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How essential are essential oils in your perfume?

Synthetic molecules have replicated almost all natural fragrances. So do we really need the ‘concentrated absolutes’ of fragrance oils?

With the seismic shift towards natural and green products, there is a resurgence of interest in essential oils
With the seismic shift towards natural and green products, there is a resurgence of interest in essential oils

Chanel No.5 is considered an iconic fragrance for many reasons, but from a perfumery point of view, it is one of the first fragrances to have introduced aldehydes—synthetic molecules to add “sparkle” to its floral accord. This, coupled with the fact that the 1920s were a time of new breakthroughs in molecular chemistry, inspired a revolution in fragrance-making.

Today almost all fine and famous fragrances are made with a mix of natural oils and synthetic molecules. Hediones and Indoles are just some of the popular classes of molecules used but there are over 3,000 chemically derived smells for you to choose from, including all the natural fragrances.

Synthetics have democratized fragrances, making them cheaper and easily available to a wide audience, providing lab alternatives for endangered species like musk from musk deer leading to great experiments in complex perfumery.

On the flip side, however, there have been rising concerns about the use of petrochemicals, crude oil and coal tar to synthesize molecules coupled with the use of phthalates, parabens and synthetic alcohols in sprays that could be potential endocrine disruptors or allergens. There have always been issues of transparency as well.

Now, with the seismic shift in beauty for natural and green products, there is a resurgence of interest in essential oils and clean processes.

Essential oils have always been known for their healing qualities in aromatherapy. As “concentrated absolutes”, the term used in perfumery, floral oils are the most “essential” and expensive ingredient.

Traditionally oils are extracted through processes like steam distillation, hydro distillation (often used in making attars) or cold pressing. These are non-polluting processes but are also time-consuming and expensive, dependent on seasons, and in the case of flowers, plucking at the right time. Not surprisingly, the more natural concentrated oils in a fragrance, the more expensive it is likely to be.

When used as fragrance, essential oils are stabilized with organic alcohol or a carrier oil—they can’t be used on their own. They are aged for their fragrance to develop. They will not last as long or smell as intense as a perfume with a mix of synthetics and natural oils. But they will enhance the wearing experience.

“Essential oils rather than synthetic ones bring emotional and physical healing properties that can calm you or energize or uplift your mood. Unlike perfumes made with synthetic compounds that mask the skin’s natural and unique scent, essential oil based natural and organic fragrances create an individual and more personal and unique aroma on the wearer, says Taruna Yadav, senior Ayurvedic doctor at luxury Beauty brand Forest Essentials.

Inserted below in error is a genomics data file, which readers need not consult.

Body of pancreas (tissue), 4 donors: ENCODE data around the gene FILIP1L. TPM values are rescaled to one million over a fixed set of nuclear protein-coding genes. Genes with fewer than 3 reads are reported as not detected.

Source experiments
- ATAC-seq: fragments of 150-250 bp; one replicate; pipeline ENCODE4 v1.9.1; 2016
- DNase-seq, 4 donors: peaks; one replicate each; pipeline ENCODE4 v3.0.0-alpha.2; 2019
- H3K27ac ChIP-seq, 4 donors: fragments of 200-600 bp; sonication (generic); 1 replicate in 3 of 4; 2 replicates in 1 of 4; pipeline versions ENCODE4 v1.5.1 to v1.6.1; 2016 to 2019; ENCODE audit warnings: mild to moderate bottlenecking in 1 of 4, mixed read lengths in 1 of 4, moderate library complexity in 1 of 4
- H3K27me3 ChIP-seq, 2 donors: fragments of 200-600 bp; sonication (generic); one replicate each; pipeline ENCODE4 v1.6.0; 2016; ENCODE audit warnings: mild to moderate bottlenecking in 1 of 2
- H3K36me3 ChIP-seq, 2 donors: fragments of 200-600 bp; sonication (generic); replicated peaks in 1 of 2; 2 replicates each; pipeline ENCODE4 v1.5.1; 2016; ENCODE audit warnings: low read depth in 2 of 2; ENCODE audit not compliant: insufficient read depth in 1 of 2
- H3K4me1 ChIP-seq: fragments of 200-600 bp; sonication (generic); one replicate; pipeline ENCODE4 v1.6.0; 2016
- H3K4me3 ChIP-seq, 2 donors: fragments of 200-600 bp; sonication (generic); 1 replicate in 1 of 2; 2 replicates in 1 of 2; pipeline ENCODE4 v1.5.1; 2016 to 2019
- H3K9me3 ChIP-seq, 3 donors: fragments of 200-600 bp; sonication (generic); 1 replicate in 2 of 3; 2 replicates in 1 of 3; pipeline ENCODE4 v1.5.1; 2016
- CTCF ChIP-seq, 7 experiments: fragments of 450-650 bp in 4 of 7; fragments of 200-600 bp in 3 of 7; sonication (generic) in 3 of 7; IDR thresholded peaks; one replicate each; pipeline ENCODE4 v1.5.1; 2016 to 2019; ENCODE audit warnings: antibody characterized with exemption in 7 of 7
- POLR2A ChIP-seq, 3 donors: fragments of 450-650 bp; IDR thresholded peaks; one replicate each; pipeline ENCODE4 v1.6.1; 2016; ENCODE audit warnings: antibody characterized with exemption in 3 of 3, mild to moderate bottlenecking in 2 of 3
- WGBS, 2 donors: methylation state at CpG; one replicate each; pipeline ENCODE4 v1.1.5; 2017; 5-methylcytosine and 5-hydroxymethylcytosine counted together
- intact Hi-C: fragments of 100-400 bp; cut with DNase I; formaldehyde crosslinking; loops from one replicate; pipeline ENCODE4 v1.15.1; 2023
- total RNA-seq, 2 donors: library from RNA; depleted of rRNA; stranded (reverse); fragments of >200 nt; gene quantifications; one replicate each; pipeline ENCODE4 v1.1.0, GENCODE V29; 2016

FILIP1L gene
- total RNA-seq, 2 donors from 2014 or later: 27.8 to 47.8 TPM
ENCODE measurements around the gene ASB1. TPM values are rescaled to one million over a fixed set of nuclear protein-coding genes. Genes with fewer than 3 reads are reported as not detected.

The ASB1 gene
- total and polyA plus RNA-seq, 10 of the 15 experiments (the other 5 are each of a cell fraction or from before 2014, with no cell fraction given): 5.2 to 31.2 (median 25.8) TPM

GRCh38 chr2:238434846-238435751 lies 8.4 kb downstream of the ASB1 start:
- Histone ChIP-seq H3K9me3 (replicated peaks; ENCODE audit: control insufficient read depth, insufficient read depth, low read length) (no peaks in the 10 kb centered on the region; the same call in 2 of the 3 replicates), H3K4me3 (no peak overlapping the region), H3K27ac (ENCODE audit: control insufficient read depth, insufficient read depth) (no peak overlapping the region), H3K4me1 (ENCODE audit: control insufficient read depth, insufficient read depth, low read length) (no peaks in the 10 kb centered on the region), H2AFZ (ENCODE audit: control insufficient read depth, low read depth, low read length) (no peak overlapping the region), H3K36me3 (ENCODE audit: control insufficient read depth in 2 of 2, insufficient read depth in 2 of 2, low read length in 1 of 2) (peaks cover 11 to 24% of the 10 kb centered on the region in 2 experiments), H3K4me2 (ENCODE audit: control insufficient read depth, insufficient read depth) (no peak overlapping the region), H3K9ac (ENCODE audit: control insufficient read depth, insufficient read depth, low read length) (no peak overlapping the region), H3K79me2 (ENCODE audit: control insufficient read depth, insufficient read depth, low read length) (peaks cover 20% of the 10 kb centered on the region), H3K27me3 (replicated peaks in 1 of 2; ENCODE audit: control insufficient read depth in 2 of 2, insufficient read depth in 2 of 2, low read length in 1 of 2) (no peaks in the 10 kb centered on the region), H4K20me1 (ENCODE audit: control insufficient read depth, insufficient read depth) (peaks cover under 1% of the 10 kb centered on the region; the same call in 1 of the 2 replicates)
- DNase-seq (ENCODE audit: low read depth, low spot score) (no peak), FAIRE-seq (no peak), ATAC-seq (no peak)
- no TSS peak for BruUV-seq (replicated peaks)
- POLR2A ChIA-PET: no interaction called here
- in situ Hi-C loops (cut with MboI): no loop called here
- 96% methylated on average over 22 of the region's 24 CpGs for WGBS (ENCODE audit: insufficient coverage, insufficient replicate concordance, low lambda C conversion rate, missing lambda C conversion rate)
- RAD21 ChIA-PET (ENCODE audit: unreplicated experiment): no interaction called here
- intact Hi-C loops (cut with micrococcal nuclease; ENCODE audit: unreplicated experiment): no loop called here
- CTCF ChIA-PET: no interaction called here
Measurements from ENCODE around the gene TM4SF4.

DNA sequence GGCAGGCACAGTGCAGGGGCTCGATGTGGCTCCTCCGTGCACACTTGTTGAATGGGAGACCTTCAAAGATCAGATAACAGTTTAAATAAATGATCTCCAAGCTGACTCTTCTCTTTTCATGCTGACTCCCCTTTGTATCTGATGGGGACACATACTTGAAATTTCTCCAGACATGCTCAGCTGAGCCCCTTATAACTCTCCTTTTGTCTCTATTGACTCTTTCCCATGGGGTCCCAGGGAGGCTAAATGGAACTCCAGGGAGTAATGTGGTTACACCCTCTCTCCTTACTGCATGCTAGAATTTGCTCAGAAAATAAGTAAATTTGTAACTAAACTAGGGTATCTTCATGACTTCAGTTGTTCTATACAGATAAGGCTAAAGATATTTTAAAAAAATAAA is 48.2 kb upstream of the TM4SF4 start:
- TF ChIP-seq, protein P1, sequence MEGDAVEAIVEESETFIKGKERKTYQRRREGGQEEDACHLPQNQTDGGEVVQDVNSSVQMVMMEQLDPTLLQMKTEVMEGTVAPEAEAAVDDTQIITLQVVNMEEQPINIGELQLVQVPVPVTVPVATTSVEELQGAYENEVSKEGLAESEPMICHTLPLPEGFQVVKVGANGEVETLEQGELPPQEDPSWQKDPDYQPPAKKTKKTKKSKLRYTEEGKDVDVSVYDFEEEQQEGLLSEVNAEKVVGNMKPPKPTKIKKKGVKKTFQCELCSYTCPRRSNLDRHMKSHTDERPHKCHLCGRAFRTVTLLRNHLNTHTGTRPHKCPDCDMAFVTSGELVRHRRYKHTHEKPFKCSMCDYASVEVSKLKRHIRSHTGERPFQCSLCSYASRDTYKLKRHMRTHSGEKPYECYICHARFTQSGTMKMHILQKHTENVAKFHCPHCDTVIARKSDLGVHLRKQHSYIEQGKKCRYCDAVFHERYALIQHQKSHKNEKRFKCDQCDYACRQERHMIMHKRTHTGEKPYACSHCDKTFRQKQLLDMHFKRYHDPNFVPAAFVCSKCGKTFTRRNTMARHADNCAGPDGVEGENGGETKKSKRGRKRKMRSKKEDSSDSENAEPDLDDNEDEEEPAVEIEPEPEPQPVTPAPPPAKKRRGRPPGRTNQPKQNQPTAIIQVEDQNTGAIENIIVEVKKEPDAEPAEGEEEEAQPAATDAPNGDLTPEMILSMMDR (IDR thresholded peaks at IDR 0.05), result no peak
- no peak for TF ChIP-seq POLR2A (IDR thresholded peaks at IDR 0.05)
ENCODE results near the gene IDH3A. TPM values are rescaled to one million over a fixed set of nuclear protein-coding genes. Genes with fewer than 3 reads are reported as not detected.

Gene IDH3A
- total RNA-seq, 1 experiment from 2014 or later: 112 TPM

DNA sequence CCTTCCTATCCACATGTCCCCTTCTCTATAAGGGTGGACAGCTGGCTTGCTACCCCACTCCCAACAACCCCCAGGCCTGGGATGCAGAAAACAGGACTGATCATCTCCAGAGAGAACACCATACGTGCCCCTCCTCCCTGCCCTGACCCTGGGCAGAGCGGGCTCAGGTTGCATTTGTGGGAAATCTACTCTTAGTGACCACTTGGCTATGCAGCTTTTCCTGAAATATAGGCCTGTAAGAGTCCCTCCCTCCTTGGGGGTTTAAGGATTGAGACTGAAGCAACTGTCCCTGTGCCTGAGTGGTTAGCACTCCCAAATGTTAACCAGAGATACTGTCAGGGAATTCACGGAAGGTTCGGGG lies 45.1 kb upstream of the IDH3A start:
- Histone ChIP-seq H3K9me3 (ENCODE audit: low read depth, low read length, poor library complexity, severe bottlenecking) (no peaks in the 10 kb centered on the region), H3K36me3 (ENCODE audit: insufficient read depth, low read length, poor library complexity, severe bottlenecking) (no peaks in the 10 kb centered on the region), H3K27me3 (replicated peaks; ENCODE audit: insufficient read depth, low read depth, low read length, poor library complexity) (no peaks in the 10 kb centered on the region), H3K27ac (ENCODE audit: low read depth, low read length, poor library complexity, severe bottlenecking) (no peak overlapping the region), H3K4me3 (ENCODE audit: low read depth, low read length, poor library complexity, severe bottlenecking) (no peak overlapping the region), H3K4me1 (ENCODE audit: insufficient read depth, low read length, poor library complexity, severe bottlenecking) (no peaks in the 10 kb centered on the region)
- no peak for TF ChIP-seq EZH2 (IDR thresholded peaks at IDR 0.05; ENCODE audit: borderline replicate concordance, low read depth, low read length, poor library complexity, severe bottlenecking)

Forest Essentials has a range of single flower note fragrances like Madurai Jasmine and Desi Gulab, made the traditional way with steam distillation and the use of organic grain alcohol as a carrier.

When you look at the fact that it takes roughly 1,000 pounds of fresh roses or jasmine flowers to extract one pound of very expensive absolute, is it really a sustainable practice, I ask Shubika Jain of RAS Luxury Oils, a farm-to-face skincare and wellness company.

At the family-owned farms in Chhattisgarh, she and her team harvest their own organic herbs and flowers and then extract them via traditional steam distillation into luxury therapeutic oils. Nagarmotha patchouli, palmarosa, vetiver, lemongrass, rosemary and peppermint are some of the essential oils they extract.

Jain is a passionate eco warrior, “To grow something in open fields using sustainable and responsible practices to ensure we are not destroying anything or harming the environment also ensures that natural regeneration is quick. In the case of synthetic molecules, first and foremost only a few labs benefit from it economically and then there is the environmental impact, whereas here we have an entire local economic ecosystem in place in partnership with rural communities.”

If you want to go greener in your fragrance choices, opt for ones where the essential oils and carrier oils are responsibly sourced, have minimal additional ingredients and fillers and are transparent about their processes and eco commitment.

That way essential oils may prove to be gentler on your skin and your conscience.

Geeta Rao is a Mumbai based writer who writes on luxury and wellness

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